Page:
Prudence was stood in front of her bedroom mirror. She knew she was pretty (she supposed she was; some days it took a little convincing before she thought so). But if she was pretty it was in a plain, bookwormish kind of way. She wasn’t pretty like the other girls; she was pretty like a younger sister or cousin; pretty like a well groomed and looked after pet. She was, she decided, pretty in an entirely intellectual way; intellectually pretty but not emotionally so. And without emotion (emotion being both base and carnal), there was no sexual desire. This, she reasoned, was why nobody desired her sexually. She hadn’t kissed anybody (as the other girls had) nor had she even held hands with anybody other than her mother. Even her father, it seemed, regarded her simply as intellect with eyelashes. Should a father not sit his daughter on his knee and kiss her on the cheek? In an innocent way, of course; but given her mature intellect, she could reason that even a father’s love had base and carnal roots. She was thought pretty by most but desired by none. She often suspected that she looked prettier without her glasses, beautiful even, however without them, she was almost blind and could never know for sure. Often, she would stare into the mirror without her glasses, seeing nothing but blurry and mercurial smudges and waiting, as though they would come into focus and she would see herself, on the other side of the mirror, at last looking beautifully base and carnal.
She came downstairs for dinner and kissed her mother on the cheek. For dinner, they had lasagna with garlic bread. The board of directors at her father’s firm had recently fired some executive, and he was acting as an interim replacement until they hired somebody else. He was stressed and fatigued, acting as though he was carrying the world on his shoulders. Her mother was “schmoozing some little Japanese chappy” who represented a foreign business whose customs she was competing over with a rival company. They were both talking as though Prudence wasn’t sat at the table; each talking at the same time, without seeming to hear the other; each seeming to be having a private conversation with themselves. Prudence knew that her intelligence came from them; however, somehow they had kept some kind of carnal energy; both were acquainted with their carnal and sexual energy; both were a fair balance of intellect and emotion. Prudence’s tragedy was that she knew enough to envy ignorance; even a modest and reasonable amount of it would make all the difference. The fool who knows not that he is foolish is happy; likewise, a girl driven by even a modicum of carnal energy knows not the tragedy of being only intellectually pretty and never emotionally or sexually desired. A fool who knows enough to know he is foolish, she conceded, is also sort of tragic. She remembered Tantalus from Greek mythology, condemned to stand in a lake of water above which hung delicious fruit; just as the water eluded his thirsty lips, the fruit eluded his hungry reach. He was not only aware of both the water and the fruit, he was also aware of his lack and desire of each.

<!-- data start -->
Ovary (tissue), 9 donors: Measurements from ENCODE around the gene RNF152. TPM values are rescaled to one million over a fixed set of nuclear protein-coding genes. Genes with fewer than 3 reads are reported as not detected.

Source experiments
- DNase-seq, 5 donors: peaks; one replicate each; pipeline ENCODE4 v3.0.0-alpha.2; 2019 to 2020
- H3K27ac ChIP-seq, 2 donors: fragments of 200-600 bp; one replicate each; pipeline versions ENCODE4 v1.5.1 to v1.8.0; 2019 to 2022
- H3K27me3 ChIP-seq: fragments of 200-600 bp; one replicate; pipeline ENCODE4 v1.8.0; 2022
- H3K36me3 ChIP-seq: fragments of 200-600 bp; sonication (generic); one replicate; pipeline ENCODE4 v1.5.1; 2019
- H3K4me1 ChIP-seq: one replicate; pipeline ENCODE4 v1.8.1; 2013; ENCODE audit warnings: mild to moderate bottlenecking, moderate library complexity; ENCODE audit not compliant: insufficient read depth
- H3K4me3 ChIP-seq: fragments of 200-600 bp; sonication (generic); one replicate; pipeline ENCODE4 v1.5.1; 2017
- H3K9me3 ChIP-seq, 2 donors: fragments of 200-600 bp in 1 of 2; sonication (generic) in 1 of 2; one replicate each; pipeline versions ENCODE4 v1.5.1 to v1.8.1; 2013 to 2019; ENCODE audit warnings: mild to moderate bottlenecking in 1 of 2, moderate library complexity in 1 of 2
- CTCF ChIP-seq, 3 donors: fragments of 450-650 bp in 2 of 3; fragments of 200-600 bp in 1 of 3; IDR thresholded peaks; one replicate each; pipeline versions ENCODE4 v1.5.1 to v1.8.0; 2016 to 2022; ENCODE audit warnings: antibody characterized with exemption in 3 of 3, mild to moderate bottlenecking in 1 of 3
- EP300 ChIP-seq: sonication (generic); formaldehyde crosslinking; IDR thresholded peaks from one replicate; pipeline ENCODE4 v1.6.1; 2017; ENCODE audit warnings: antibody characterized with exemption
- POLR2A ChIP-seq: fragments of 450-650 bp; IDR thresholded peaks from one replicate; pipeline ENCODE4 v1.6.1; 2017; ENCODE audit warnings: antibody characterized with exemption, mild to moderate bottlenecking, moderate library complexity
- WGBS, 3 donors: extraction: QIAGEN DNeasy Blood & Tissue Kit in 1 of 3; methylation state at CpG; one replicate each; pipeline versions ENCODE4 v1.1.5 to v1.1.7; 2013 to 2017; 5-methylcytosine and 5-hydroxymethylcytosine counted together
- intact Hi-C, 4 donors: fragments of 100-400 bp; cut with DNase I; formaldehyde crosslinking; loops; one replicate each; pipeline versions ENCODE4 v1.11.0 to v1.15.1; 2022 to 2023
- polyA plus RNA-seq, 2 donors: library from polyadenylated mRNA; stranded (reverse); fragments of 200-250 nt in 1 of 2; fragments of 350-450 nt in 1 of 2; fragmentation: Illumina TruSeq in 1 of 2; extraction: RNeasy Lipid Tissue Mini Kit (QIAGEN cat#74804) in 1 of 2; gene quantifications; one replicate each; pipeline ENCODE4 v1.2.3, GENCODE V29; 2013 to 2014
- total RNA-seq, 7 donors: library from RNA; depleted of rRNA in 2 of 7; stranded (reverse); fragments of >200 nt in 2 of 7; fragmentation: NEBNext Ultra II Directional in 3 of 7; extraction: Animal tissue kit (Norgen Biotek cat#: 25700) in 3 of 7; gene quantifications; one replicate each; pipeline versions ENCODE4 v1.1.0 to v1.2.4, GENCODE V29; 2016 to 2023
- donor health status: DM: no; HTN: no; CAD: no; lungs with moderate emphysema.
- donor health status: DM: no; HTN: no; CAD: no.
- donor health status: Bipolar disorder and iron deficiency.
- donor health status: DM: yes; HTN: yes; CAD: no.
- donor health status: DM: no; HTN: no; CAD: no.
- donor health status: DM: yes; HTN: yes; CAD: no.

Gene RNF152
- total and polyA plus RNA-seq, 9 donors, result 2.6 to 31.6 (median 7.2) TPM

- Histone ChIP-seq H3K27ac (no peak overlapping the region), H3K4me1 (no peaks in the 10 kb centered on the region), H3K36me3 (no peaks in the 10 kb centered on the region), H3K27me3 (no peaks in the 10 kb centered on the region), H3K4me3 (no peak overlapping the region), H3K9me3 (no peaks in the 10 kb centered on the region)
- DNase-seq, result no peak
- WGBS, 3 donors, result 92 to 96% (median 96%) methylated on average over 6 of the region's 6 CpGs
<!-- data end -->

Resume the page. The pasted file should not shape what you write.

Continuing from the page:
After dinner, she cleared the table and washed the dishes (hearing, from the other room, her mother’s and father’s voices; each talking to themselves with the pretense of conversation) and then went back upstairs to look at herself in the mirror and wonder how beautiful she would look without her glasses. She opened her diary but couldn’t think of anything to write. She stared at the page, tracing a figure of eight in the bottom corner, then drew herself as Tantalus standing in a lake. She drew some low hanging fruit which was supposed to be apples and pears (but looked more like raindrops or teardrops) hanging from the ends of branches. In the picture, she wasn’t wearing glasses, and her breasts were large and pendulous. The picture made her laugh, and she closed her diary as though somebody might see it over her shoulder.
When her homework was done, she crawled into bed and turned out the light. She thought about Saul, the boy who worked at the gas station. He was smarter than most people realized. Perhaps smarter than she was. Some of the other girls would mention his eyes; however, it was it his jawline and his cheekbones that Prudence noticed first; high cheekbones and a sharp jawline. She was ashamed at how superficial she could be. She fell asleep thinking of Saul. Later, she awoke to the sounds of her parents having sex in the next room. She could hear them through the walls; her mother wailing, her father seeming to grunt. She stuck her fingers in her ears and waited. She thought about Tantalus in his lake; she thought about herself in the mirror, without glasses; she thought some more about Saul. She remembered one time, as a small child, when she had walked in on her parents having sex and thought they were fighting. “Stop fighting,” she had said, hitting her mother’s bare ass with a plastic wand. It was years later that she was able to (helpless to do anything but) look back and laugh at how naïve she had been. She kept her fingers in her ears. She thought some more about the plastic wand, and it made her laugh. With her fingers in her ears, she couldn’t hear anything. She was along with her thoughts, ignorant to everything.
Lou Graves has been writing since he could hold a crayon. Recent work has appeared in Narrow, A.C. PAPA, Florida Speaks, Foliate Oak, The Write Room, One Sentence Poetry, Out Of Our, Fishfood, My Favorite Bullet, and others. He lives in Saint Augustine, Florida, with his twelve cats and a goldfish named Audrey.